Using the Safety Bar Split Squat with MMA athletes or any athlete

Recently I’ve been experimenting with Safety bar split squat (hands assisted). I have a love hate relationship with unilateral leg work. Ive tried heavy bulgarian split squats and lunges in the past but its difficult to load very heavy and set-up because balance and safety are an issue. Single leg exercises often suffer as a result of sheer energetic cost of  getting set, staying stable and the emphasis often moves away from quality movement to a gassy lactic grind.

Often with MMA fighters they take a real beating in their training and further stress to soft tissues especially where it isn’t wanted can be extremely problematic. I often back and front squat athletes 2 to 3 times a week. But MMA/jiujitsu training microtrauma to backs, shoulders, wrists and elbows often mean exercise changes have to be made on the fly this is true of most collision sports. We need to stress athletes in the right way to yield improvement and progress but at the same time reduce neurological hang-over and potential tissue trauma. Safety bar split squat takes out much of the “negative stressors” but allows us to hit the athlete hard in the target muscles of quad, ankle, glute and core.

Consider that MMA fighter Matt Hughes below is doing this with his max back squat.

Below is Irish Skiier Kieran Norris performing hands assisted safety bar split squats and split squat jumps on his 5th day of 5 of concentric ‪#‎triphasic‬ cycle. The idea is that by using the safety bar we reduce axial loading (both the plus and negative of heavy back squats) while stressing a single leg. By freeing the hands we can address issues of balance allowing for more weight to be used = more stress = stronger effect.We can also apply triphasic method to this movement.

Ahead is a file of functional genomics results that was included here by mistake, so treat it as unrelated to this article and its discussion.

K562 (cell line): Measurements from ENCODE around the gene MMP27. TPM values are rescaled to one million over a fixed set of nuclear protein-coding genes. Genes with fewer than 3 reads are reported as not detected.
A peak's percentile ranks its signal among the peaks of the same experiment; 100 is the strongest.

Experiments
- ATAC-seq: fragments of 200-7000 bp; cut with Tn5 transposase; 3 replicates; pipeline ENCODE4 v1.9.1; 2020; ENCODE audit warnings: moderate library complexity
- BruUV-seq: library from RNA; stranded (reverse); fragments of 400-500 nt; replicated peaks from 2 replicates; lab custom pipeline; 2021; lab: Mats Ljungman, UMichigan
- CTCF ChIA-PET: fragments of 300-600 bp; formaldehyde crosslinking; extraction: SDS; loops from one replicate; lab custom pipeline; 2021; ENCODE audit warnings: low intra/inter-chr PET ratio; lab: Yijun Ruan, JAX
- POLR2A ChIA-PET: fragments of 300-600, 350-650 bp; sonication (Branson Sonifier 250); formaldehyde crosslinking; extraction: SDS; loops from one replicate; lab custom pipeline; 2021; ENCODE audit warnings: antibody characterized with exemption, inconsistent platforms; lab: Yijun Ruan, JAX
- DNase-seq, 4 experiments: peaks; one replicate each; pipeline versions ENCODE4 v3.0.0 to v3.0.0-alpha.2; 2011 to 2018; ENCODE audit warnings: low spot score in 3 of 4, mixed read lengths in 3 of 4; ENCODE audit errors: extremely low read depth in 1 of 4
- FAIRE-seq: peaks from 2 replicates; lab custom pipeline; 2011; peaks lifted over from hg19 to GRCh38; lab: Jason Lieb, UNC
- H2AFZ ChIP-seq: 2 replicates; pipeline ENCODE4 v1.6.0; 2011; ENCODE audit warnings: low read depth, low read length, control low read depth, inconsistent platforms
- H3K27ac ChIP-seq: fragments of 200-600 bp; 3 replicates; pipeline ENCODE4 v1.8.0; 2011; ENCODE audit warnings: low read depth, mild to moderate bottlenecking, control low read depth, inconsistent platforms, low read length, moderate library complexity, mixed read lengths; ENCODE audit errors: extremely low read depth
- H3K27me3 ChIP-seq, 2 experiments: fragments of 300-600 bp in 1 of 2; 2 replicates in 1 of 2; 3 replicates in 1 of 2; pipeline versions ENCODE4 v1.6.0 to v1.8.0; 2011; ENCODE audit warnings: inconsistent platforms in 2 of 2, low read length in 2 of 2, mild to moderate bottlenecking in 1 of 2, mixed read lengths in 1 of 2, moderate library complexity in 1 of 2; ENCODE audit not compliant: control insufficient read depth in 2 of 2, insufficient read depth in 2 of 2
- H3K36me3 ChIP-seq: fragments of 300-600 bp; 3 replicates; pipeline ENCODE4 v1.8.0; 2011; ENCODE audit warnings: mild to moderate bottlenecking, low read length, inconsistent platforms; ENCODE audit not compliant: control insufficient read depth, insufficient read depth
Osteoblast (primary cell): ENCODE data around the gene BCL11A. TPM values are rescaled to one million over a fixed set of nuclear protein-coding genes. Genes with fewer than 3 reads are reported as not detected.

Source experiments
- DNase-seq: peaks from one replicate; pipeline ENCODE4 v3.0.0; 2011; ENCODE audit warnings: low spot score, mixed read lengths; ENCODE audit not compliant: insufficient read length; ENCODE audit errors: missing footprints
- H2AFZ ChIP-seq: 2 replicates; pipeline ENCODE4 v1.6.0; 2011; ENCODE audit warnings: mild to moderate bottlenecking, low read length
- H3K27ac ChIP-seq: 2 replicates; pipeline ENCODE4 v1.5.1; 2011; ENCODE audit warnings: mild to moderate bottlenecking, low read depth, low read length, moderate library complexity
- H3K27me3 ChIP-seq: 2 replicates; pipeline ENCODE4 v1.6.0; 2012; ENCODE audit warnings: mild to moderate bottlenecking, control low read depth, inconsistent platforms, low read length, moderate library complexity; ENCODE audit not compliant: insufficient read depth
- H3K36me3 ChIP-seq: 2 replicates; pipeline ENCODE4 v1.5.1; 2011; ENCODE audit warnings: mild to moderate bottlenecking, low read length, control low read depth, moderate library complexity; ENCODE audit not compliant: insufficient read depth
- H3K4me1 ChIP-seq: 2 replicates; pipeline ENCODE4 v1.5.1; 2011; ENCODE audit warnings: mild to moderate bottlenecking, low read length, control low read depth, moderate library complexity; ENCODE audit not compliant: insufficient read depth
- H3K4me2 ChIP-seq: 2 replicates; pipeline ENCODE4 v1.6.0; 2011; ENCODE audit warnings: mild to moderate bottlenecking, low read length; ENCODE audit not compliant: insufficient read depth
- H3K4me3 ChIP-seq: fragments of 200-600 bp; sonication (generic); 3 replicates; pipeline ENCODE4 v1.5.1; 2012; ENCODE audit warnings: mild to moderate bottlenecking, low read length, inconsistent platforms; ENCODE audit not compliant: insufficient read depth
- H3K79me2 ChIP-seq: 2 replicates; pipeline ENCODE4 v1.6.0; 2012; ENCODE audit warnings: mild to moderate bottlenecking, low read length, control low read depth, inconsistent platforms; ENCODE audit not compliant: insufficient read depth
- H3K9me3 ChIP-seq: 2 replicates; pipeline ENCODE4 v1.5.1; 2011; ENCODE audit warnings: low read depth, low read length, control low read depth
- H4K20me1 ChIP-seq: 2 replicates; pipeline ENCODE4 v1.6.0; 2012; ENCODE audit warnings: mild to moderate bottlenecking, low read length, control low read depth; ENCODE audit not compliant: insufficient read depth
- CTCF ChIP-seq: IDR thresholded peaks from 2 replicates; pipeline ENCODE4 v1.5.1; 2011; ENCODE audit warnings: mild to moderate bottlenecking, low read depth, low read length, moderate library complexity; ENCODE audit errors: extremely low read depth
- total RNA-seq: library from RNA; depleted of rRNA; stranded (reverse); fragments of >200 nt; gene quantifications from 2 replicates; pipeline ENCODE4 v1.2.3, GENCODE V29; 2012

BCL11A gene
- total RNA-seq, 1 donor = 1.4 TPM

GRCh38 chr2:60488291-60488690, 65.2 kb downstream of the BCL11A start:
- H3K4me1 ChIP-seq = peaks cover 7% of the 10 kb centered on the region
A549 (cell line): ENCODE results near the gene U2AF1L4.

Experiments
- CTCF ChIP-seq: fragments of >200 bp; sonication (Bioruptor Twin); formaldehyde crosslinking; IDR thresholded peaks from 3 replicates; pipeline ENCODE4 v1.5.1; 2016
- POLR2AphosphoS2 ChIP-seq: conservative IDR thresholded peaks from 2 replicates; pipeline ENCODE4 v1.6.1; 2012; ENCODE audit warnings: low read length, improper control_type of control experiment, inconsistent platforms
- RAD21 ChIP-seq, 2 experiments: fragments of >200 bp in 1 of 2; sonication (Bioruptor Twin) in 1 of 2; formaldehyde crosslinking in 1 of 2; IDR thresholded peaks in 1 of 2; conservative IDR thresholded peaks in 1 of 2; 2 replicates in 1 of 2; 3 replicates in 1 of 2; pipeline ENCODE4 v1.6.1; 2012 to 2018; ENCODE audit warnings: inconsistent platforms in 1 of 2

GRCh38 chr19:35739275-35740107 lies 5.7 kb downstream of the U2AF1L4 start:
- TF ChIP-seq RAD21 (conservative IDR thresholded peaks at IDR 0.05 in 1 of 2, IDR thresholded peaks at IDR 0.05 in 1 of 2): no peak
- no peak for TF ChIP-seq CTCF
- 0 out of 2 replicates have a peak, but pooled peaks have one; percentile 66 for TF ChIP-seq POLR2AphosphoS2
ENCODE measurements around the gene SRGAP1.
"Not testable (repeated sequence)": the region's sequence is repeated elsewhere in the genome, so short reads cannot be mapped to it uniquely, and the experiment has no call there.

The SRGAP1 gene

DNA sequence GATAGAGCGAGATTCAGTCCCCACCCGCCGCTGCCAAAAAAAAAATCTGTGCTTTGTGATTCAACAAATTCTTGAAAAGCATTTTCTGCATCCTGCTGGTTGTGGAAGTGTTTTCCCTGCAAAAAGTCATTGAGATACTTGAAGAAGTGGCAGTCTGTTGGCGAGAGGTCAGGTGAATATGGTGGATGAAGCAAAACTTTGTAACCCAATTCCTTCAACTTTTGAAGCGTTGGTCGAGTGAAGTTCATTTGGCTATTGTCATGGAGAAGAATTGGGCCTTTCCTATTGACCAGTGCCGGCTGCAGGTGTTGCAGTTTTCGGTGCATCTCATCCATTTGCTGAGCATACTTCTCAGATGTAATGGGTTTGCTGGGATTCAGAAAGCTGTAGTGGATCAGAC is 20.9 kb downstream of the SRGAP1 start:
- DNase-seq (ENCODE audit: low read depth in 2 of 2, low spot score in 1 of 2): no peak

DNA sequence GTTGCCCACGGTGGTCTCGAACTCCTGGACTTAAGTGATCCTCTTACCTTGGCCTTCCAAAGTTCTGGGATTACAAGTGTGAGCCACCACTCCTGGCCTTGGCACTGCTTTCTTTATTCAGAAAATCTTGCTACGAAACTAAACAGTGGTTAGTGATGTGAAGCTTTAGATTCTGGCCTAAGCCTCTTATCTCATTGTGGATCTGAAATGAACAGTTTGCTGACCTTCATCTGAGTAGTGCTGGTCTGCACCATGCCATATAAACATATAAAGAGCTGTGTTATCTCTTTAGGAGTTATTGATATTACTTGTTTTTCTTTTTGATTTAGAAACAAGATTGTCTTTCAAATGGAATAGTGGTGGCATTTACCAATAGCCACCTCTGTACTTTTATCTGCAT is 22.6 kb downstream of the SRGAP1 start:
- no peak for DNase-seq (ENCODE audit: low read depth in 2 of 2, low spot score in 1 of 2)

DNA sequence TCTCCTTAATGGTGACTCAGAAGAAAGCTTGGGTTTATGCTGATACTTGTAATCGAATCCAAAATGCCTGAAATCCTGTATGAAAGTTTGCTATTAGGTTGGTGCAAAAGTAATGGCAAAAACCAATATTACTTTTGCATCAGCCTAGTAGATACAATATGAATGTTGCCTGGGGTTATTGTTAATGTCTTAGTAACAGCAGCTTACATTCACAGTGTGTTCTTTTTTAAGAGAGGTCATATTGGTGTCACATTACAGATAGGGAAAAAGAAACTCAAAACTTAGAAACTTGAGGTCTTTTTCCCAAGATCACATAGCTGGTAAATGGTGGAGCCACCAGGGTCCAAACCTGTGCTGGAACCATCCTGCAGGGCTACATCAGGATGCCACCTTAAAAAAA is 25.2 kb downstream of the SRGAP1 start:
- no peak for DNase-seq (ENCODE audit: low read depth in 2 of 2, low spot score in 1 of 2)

Coaching points are as follows : “The back should be kept in a neutral, supported position with the chest up. The front leg position should be around 90-90, with the back leg at an angle slightly extended beyond 90 degrees, be sure the back leg does not become too extended, as it will begin to pull the athlete’s hips out of proper alignment. Another key coaching point in this movement is teaching athletes to push through their back leg and fire that corresponding glute. This leads to increased stabilization of the pelvis while also utilizing the correct kinetic sequencing for athletes. To begin the set, the athlete will move from the starting position into the bottom position in a controlled motion.” for more on this and supramaximal methods checkout http://xlathlete.org/…/entry/supramaximal_slow_eccentrics_a…

If you have the right set-up I would suggest giving these a try initially as a unilateral assistance exercise and then progressively introduce it as a heavy main movement. Mainly so the athlete can become accustomed to the technique. We still combine this with deep kneeflexion, squatting and hinging but it does allow us to reduce negative stress while moving a lot of weight.
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